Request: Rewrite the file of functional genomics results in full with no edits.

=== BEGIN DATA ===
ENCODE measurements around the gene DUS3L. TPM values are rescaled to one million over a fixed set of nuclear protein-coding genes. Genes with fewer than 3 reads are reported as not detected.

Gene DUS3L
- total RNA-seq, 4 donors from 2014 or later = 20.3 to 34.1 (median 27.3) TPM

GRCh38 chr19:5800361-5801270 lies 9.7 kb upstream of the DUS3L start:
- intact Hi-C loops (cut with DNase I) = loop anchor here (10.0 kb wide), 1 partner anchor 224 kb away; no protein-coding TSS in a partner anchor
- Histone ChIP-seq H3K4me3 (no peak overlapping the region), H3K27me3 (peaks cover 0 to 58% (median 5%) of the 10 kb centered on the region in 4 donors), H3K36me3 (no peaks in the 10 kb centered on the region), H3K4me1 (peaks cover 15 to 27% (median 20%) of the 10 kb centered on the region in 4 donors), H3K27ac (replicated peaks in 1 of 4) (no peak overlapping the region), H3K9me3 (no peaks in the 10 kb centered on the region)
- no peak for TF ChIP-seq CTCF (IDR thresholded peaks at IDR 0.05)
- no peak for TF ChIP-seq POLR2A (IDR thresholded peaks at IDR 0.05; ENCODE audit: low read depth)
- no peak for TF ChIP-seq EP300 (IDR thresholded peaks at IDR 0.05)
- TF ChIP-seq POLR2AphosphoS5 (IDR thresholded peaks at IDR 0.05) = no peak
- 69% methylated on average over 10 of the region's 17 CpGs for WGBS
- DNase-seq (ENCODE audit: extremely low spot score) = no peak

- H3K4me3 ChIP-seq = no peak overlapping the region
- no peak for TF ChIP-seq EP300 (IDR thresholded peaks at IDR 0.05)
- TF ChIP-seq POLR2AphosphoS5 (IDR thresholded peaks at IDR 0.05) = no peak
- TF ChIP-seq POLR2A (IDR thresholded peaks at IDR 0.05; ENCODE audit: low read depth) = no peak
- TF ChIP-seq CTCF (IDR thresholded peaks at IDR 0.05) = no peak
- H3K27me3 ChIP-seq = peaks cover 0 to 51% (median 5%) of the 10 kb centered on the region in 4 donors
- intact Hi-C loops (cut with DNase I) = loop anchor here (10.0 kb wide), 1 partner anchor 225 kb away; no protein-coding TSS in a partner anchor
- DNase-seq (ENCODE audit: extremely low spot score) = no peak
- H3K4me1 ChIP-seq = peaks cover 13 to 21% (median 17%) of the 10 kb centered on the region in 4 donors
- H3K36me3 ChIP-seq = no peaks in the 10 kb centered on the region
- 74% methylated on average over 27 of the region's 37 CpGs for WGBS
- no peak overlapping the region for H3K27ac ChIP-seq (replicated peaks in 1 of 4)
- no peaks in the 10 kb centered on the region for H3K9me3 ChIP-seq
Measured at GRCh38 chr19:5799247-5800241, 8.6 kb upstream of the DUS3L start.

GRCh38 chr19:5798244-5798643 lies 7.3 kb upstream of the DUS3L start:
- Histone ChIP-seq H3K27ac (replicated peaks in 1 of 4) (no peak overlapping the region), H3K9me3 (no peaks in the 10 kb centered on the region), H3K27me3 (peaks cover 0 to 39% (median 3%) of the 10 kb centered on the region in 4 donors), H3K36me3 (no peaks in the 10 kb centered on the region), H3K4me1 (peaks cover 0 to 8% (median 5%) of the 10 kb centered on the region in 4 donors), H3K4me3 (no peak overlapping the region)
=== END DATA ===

ENCODE measurements around the gene DUS3L. TPM values are rescaled to one million over a fixed set of nuclear protein-coding genes. Genes with fewer than 3 reads are reported as not detected.

Gene DUS3L
- total RNA-seq, 4 donors from 2014 or later = 20.3 to 34.1 (median 27.3) TPM

GRCh38 chr19:5800361-5801270 lies 9.7 kb upstream of the DUS3L start:
- intact Hi-C loops (cut with DNase I) = loop anchor here (10.0 kb wide), 1 partner anchor 224 kb away; no protein-coding TSS in a partner anchor
- Histone ChIP-seq H3K4me3 (no peak overlapping the region), H3K27me3 (peaks cover 0 to 58% (median 5%) of the 10 kb centered on the region in 4 donors), H3K36me3 (no peaks in the 10 kb centered on the region), H3K4me1 (peaks cover 15 to 27% (median 20%) of the 10 kb centered on the region in 4 donors), H3K27ac (replicated peaks in 1 of 4) (no peak overlapping the region), H3K9me3 (no peaks in the 10 kb centered on the region)
- no peak for TF ChIP-seq CTCF (IDR thresholded peaks at IDR 0.05)
- no peak for TF ChIP-seq POLR2A (IDR thresholded peaks at IDR 0.05; ENCODE audit: low read depth)
- no peak for TF ChIP-seq EP300 (IDR thresholded peaks at IDR 0.05)
- TF ChIP-seq POLR2AphosphoS5 (IDR thresholded peaks at IDR 0.05) = no peak
- 69% methylated on average over 10 of the region's 17 CpGs for WGBS
- DNase-seq (ENCODE audit: extremely low spot score) = no peak

- H3K4me3 ChIP-seq = no peak overlapping the region
- no peak for TF ChIP-seq EP300 (IDR thresholded peaks at IDR 0.05)
- TF ChIP-seq POLR2AphosphoS5 (IDR thresholded peaks at IDR 0.05) = no peak
- TF ChIP-seq POLR2A (IDR thresholded peaks at IDR 0.05; ENCODE audit: low read depth) = no peak
- TF ChIP-seq CTCF (IDR thresholded peaks at IDR 0.05) = no peak
- H3K27me3 ChIP-seq = peaks cover 0 to 51% (median 5%) of the 10 kb centered on the region in 4 donors
- intact Hi-C loops (cut with DNase I) = loop anchor here (10.0 kb wide), 1 partner anchor 225 kb away; no protein-coding TSS in a partner anchor
- DNase-seq (ENCODE audit: extremely low spot score) = no peak
- H3K4me1 ChIP-seq = peaks cover 13 to 21% (median 17%) of the 10 kb centered on the region in 4 donors
- H3K36me3 ChIP-seq = no peaks in the 10 kb centered on the region
- 74% methylated on average over 27 of the region's 37 CpGs for WGBS
- no peak overlapping the region for H3K27ac ChIP-seq (replicated peaks in 1 of 4)
- no peaks in the 10 kb centered on the region for H3K9me3 ChIP-seq
Measured at GRCh38 chr19:5799247-5800241, 8.6 kb upstream of the DUS3L start.

GRCh38 chr19:5798244-5798643 lies 7.3 kb upstream of the DUS3L start:
- Histone ChIP-seq H3K27ac (replicated peaks in 1 of 4) (no peak overlapping the region), H3K9me3 (no peaks in the 10 kb centered on the region), H3K27me3 (peaks cover 0 to 39% (median 3%) of the 10 kb centered on the region in 4 donors), H3K36me3 (no peaks in the 10 kb centered on the region), H3K4me1 (peaks cover 0 to 8% (median 5%) of the 10 kb centered on the region in 4 donors), H3K4me3 (no peak overlapping the region)